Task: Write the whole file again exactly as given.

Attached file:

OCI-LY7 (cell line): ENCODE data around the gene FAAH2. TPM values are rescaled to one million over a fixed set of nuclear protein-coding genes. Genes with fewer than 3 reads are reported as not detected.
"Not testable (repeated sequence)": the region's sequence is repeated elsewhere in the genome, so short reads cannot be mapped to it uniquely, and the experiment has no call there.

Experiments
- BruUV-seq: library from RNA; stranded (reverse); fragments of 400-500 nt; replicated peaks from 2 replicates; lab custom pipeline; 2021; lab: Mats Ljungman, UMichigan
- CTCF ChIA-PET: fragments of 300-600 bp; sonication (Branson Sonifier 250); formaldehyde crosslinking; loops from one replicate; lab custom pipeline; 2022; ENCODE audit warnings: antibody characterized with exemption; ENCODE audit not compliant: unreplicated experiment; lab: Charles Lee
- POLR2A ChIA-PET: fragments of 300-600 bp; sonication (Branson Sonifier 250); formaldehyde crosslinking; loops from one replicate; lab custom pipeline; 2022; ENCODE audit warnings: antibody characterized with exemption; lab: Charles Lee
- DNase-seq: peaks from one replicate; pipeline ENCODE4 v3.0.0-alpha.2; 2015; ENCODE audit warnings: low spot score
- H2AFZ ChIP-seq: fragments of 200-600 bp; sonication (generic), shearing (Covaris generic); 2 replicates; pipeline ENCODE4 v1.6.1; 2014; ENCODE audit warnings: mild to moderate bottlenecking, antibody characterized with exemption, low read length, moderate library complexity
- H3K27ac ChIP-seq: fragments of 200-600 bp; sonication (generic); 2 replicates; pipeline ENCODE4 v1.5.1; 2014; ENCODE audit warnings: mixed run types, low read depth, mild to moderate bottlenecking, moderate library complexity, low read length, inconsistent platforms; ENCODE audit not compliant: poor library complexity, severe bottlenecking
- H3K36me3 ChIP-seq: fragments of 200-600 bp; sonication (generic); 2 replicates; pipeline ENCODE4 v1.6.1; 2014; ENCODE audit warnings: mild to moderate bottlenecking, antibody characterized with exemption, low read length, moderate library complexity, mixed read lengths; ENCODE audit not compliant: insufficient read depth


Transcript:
OCI-LY7 (cell line): ENCODE data around the gene FAAH2. TPM values are rescaled to one million over a fixed set of nuclear protein-coding genes. Genes with fewer than 3 reads are reported as not detected.
"Not testable (repeated sequence)": the region's sequence is repeated elsewhere in the genome, so short reads cannot be mapped to it uniquely, and the experiment has no call there.

Experiments
- BruUV-seq: library from RNA; stranded (reverse); fragments of 400-500 nt; replicated peaks from 2 replicates; lab custom pipeline; 2021; lab: Mats Ljungman, UMichigan
- CTCF ChIA-PET: fragments of 300-600 bp; sonication (Branson Sonifier 250); formaldehyde crosslinking; loops from one replicate; lab custom pipeline; 2022; ENCODE audit warnings: antibody characterized with exemption; ENCODE audit not compliant: unreplicated experiment; lab: Charles Lee
- POLR2A ChIA-PET: fragments of 300-600 bp; sonication (Branson Sonifier 250); formaldehyde crosslinking; loops from one replicate; lab custom pipeline; 2022; ENCODE audit warnings: antibody characterized with exemption; lab: Charles Lee
- DNase-seq: peaks from one replicate; pipeline ENCODE4 v3.0.0-alpha.2; 2015; ENCODE audit warnings: low spot score
- H2AFZ ChIP-seq: fragments of 200-600 bp; sonication (generic), shearing (Covaris generic); 2 replicates; pipeline ENCODE4 v1.6.1; 2014; ENCODE audit warnings: mild to moderate bottlenecking, antibody characterized with exemption, low read length, moderate library complexity
- H3K27ac ChIP-seq: fragments of 200-600 bp; sonication (generic); 2 replicates; pipeline ENCODE4 v1.5.1; 2014; ENCODE audit warnings: mixed run types, low read depth, mild to moderate bottlenecking, moderate library complexity, low read length, inconsistent platforms; ENCODE audit not compliant: poor library complexity, severe bottlenecking
- H3K36me3 ChIP-seq: fragments of 200-600 bp; sonication (generic); 2 replicates; pipeline ENCODE4 v1.6.1; 2014; ENCODE audit warnings: mild to moderate bottlenecking, antibody characterized with exemption, low read length, moderate library complexity, mixed read lengths; ENCODE audit not compliant: insufficient read depth